Happy Friday BSM families,
I hope your week has been as productive as ours at BSM. There has been a hub of activity for our students this week with our Year 7 enjoying a residential at Climb Central Manila over the weekend, our Year 8 and 9 exploring Service Learning, the Year 10 and 11 preparing for their first Retreat in Laguna and our Year 12 IB students excited to start their University application process and the Year 13 developing routine and further focus for the path ahead.
With just under 500 senior students, 47 are new to BSM. I have been privileged to meet many, if not all of them over the last week. They are a delight, really! Interacting with them has been the highlight of my week. Many have come from other countries and some from local schools, each with their own story, each steering their way through Week 3. This time of change and transition is experienced by existing students too, they have said goodbye to ‘old’ friends and now find themselves trying to connect and make new friends. Many of the conversations left me thinking about how we as a school can best support them as they embrace this new life. Whilst I have always known that having a sense of belonging is important, I am now even more convinced that in order to cultivate a sense of belonging we need to understand more about ourselves and our children.
I suspect the excitement of your move is still present in your homes, the new school, new friends and new routines, this coupled with the warm climate and many islands to explore (7,641 to be exact) all making for a perfect life. In fear of bursting your bubble which is not my intention I would like to give you a little information that might help when the honeymoon comes to an end.
Harry Mulisch said “we may travel by jet these days but the soul travels by horseback” and this is true for our new students and families.
Be on the lookout parents in the next couple of weeks if behaviours and attitudes of your children change a wee bit. Leaving behind that which was ‘home’ for a while, whether that be another school, country or friend, can create a feeling of grief and loss, be mindful of this and show kindness, responding with validation that these feelings are normal. Those moments of vulnerability are opportunities to make your children feel loved and secure. Hold off giving them the ‘you don’t know you’re born’ or ‘when I was your age…’ talk for now (there will be other opportunities for that at another time). Instead, guide them through their thoughts, feelings and behaviours and try to navigate their thinking into a more positive place. And remember, these feelings may show up in the strangest of ways – crying for no reason, retreating into their rooms, refusal to communicate, separation anxiety, to name a few. Be patient and remember this time will pass, life will settle and their surroundings will once again become normal. As a side note, take care of yourself, tune in to how you are feeling as the impact of change may also creep up on you.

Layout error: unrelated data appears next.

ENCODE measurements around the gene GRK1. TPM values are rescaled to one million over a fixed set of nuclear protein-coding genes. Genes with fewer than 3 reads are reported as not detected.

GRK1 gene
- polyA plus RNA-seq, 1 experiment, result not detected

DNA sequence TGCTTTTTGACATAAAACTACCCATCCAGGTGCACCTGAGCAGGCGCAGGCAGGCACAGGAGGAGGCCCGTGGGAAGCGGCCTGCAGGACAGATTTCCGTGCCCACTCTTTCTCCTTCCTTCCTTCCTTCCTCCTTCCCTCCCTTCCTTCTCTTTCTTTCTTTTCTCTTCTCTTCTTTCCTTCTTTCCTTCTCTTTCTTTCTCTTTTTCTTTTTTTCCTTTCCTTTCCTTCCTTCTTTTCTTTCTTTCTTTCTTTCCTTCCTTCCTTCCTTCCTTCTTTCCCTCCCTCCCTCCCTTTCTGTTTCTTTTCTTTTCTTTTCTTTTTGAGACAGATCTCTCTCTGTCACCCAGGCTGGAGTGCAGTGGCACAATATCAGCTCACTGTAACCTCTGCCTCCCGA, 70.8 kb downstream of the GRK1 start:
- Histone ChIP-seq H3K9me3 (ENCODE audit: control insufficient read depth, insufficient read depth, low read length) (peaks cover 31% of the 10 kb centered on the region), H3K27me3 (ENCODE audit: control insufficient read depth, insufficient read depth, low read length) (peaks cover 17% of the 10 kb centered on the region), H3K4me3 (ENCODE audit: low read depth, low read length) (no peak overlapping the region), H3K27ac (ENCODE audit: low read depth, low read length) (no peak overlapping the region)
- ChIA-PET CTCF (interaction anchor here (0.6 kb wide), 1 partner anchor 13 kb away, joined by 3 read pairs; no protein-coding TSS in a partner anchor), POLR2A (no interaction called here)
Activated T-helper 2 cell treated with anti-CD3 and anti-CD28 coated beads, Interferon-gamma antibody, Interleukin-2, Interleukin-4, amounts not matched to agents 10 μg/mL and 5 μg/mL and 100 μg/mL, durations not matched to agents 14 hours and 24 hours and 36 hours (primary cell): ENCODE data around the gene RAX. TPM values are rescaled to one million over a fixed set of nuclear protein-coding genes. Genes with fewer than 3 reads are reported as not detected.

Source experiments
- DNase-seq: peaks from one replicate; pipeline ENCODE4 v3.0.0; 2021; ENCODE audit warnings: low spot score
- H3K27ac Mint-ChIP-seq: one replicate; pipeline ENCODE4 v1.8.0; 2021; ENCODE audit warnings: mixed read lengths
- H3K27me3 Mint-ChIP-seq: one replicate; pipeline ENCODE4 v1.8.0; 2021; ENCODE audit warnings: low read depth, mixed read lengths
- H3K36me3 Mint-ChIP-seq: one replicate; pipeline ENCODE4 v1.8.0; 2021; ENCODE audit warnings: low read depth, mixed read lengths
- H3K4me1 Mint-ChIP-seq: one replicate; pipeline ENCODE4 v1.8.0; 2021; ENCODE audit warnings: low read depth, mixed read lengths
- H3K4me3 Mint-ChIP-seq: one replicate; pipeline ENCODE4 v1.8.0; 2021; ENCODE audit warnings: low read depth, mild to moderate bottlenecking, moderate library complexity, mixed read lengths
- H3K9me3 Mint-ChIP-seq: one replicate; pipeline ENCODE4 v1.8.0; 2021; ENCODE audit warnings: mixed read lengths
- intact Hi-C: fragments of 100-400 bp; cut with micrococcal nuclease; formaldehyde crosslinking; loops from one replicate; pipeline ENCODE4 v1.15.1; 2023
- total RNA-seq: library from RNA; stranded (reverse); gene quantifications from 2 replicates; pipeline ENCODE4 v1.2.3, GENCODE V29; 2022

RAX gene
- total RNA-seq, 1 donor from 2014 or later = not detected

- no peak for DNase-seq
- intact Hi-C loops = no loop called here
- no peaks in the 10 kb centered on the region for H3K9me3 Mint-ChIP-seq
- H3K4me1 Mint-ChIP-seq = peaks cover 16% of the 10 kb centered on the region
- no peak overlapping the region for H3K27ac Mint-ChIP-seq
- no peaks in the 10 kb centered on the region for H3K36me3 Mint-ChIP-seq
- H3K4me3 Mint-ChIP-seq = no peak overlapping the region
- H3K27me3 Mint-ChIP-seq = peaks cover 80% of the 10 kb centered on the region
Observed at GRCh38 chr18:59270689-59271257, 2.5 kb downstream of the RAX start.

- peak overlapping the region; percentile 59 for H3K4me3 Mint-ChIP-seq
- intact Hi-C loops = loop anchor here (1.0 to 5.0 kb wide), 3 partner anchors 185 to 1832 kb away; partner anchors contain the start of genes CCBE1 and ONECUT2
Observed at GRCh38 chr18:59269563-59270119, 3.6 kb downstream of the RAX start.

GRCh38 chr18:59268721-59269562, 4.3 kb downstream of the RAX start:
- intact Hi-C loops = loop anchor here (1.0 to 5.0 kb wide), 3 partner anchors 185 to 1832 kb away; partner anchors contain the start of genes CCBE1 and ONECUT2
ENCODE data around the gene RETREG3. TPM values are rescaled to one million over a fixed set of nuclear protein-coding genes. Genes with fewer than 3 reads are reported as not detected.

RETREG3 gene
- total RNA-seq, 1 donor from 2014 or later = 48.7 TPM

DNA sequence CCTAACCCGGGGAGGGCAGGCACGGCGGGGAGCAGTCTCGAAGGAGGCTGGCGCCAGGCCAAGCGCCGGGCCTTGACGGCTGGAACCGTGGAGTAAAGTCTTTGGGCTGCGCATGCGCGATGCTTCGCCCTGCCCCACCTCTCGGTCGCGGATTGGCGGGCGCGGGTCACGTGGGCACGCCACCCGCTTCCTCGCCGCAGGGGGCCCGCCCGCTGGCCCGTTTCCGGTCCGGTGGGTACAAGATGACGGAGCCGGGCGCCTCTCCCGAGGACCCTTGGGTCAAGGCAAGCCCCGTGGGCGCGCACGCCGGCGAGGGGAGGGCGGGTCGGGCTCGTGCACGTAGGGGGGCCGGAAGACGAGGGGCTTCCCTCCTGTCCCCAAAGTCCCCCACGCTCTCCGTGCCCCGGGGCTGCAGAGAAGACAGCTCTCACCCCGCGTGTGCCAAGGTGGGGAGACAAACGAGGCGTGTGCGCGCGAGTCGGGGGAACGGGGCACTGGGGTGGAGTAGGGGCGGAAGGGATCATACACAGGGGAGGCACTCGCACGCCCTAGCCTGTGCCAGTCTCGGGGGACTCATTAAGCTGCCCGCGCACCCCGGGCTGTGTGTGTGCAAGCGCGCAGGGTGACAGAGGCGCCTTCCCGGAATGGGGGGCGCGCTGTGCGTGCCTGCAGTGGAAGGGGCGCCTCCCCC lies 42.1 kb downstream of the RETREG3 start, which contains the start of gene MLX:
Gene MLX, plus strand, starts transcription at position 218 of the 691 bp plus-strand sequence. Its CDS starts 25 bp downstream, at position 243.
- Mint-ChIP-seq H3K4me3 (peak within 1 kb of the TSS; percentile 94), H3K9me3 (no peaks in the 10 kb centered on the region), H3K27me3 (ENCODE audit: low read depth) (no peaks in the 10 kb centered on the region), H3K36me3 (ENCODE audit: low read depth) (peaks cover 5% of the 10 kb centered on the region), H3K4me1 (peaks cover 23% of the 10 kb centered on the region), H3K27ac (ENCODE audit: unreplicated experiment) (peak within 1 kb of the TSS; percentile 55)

Many of our children are global nomads, third culture or cross culture kids (TCKs/CCKs) or even a combination of all of them. As the world gets smaller the chances of being a TCK or indeed a third culture adult (TCA) becomes more and more common. Our cultures, traditions, values and beliefs become somewhat blurred for our own children. Despite our best efforts to instill our belief systems, they develop their own and this at times can be frustrating especially when our traditions are not as important to them. However, the collision of cultures, opinions, religions, values and beliefs all help to shape our children and whilst it is important to keep our traditions alive, it is also important to allow them to create their own. We have, after all, chosen this life for them and thus should embrace the open mindedness this gives, along with the amazing ability they have to communicate, accept and befriend others. What a gift!
Life is a cycle and so you will surely end where you started, happy and content with the change!
Have a restful weekend, talk to your children about the things they miss but also about the things they have enjoyed this week and those they are looking forward to next week.
Next week is Week B.